c) Is there any follow-up on an approved foster home? If so is it annually? More often?

a-c: We have a Volunteer Committee (newly formed, so we're still shaking out the wrinkles) that includes 2 Board members who also happen to be long-time foster volunteers. At this point, the other members of the committee are newer volunteers so the more experienced folks have a more active role. We do not do home checks, but have always had a more experienced volunteer assist with pulling the dog, introductions, showings, adoption paperwork, etc. for a new foster home. We'd love more foster homes, but being smaller does help keep us on top of what's happening with the foster volunteer, their family, and the dogs. We also just completed a Volunteer Handbook and a Foster Home Handbook that go into more specifics about SASRA's expectations.

d) Do you have a written policy on how to release a foster home from under the umbrella of your rescue? What is the procedure?

We don't and I'm going to ask that this be on the agenda of our next Board meeting. We started a conversation when there seemed to be a pattern emerging with a foster who was not forwarding vet information and seemed to not understand our limitations on vet care. In the end a one-on-one conversation cleared it up and she continues to be a very successful foster home. So, for us, it's about being a good "case mager" for the dog in addition to being a good caretaker.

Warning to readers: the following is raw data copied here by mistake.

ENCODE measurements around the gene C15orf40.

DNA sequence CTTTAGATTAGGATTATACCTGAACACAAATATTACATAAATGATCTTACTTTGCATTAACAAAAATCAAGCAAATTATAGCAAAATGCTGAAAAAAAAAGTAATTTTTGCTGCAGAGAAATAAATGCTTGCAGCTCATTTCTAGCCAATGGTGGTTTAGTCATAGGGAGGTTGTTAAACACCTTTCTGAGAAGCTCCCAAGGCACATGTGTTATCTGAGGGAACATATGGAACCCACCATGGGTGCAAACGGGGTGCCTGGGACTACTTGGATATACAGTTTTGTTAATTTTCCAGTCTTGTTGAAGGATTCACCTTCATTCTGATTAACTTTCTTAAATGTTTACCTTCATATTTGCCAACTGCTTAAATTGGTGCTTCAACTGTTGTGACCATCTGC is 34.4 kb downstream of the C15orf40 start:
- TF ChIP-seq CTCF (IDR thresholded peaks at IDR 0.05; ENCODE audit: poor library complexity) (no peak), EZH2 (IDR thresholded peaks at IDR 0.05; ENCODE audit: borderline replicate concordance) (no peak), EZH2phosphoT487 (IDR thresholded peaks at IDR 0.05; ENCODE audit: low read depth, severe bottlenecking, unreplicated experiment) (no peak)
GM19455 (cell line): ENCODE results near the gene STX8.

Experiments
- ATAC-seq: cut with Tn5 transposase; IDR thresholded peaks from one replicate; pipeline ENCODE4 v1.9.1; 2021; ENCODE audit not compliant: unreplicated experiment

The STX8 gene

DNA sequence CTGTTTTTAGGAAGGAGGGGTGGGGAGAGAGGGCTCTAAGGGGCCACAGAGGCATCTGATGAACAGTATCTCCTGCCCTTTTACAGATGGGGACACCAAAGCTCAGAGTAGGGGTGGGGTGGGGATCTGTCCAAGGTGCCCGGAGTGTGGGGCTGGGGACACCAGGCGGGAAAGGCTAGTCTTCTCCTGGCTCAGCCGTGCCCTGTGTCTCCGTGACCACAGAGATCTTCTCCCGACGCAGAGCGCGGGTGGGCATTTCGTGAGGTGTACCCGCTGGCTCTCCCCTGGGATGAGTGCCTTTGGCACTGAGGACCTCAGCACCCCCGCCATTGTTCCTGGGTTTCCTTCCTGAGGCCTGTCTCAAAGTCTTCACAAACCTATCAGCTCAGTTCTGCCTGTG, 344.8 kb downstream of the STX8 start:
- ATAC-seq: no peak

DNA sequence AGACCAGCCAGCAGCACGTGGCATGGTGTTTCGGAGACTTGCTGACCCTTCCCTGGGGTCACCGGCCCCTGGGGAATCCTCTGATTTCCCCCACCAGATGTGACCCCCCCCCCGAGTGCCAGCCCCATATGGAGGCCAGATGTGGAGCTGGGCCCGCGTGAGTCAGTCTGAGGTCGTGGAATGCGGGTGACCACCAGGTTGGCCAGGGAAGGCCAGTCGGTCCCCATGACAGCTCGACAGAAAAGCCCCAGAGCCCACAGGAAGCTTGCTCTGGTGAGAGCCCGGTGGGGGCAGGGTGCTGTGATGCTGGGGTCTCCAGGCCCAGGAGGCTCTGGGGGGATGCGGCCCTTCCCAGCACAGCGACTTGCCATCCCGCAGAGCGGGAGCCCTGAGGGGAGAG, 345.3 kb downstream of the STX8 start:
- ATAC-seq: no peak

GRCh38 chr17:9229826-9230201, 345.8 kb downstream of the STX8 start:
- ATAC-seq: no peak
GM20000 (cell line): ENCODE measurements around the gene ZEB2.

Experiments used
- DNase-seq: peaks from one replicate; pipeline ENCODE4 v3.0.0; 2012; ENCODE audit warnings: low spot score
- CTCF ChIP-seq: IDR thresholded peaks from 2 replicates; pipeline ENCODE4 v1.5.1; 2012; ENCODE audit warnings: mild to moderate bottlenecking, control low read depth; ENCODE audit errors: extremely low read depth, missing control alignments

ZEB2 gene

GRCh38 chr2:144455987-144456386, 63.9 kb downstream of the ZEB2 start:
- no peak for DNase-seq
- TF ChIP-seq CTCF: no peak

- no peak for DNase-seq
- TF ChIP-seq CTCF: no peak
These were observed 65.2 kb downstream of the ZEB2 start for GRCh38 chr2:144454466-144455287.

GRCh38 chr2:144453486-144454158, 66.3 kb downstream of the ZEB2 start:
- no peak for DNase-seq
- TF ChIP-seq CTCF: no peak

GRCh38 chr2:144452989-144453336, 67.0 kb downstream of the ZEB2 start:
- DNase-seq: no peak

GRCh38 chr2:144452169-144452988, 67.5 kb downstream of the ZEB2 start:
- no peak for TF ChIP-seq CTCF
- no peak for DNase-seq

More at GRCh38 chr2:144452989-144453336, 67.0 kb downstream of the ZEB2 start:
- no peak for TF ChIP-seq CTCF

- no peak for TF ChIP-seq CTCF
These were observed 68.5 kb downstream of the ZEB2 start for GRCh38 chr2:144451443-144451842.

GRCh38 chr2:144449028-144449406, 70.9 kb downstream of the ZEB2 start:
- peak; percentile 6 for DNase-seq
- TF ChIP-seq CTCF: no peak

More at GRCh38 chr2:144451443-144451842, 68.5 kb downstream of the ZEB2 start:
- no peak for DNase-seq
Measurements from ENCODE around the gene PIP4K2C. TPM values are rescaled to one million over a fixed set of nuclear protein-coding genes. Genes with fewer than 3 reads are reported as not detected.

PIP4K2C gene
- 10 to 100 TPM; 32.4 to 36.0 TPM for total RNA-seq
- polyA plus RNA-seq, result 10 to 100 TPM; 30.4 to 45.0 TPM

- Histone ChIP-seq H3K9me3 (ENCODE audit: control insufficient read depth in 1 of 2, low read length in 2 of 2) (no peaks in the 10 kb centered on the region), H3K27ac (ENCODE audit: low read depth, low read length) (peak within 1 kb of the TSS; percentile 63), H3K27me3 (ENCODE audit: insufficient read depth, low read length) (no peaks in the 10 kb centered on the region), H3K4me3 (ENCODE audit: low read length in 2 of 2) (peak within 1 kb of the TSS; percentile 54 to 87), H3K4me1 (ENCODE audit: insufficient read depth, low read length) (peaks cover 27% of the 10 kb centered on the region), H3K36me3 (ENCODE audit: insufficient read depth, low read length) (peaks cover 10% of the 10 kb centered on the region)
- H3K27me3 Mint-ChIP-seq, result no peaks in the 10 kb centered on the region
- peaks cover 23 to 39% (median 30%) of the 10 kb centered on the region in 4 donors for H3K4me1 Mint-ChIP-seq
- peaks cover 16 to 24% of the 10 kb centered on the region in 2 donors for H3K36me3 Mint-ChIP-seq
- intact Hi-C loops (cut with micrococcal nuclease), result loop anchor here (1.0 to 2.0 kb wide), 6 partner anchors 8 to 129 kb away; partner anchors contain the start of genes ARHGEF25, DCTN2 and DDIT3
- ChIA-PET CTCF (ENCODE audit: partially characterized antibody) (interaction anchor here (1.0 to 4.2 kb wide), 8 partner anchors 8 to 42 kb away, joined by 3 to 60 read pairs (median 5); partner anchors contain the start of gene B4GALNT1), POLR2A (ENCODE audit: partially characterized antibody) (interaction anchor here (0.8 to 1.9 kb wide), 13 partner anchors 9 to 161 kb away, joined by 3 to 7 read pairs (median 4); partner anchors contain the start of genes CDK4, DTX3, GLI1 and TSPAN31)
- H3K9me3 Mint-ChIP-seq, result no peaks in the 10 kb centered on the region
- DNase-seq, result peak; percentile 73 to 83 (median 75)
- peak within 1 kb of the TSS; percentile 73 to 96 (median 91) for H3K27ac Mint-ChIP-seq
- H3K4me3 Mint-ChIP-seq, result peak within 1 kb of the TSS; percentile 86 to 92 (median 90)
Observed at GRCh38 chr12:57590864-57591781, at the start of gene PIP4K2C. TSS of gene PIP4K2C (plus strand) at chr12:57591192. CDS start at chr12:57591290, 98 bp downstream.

e) If you no longer use a certain foster for one reason or another then what happens to any animals in their care when you pull your support?

We sort of had this experience when one of the founding members left the group because of a disagreement about the importance of reference checks and adoption contracts. All the dogs she was fostering were picked up from her kennel and moved to other foster homes within a day or two of her deciding to leave. I think the Board may have also notified the vet she used (which would bill the organization) that she was no longer representing SASRA. It was a bit awkward for the folks picking up the dogs, but I think the dynamics were different because it was more her call to leave vs. someone being told they will no longer be considered for fostering.
 

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Originally Posted By: ILGHAUSHow much control does your rescue have over fostering facilities?

This thread is about the physical setup (facility) and not about the foster as an individual.

How does your rescue determine if the home setup meets minimum standards of your organization?

Does your Board of Directors set up a minimum set of standards?

Who determins if the foster home meets these minimum standards?
a) Does one individual make the decision?
b) Does an individual/group check out the home and report back to a committee?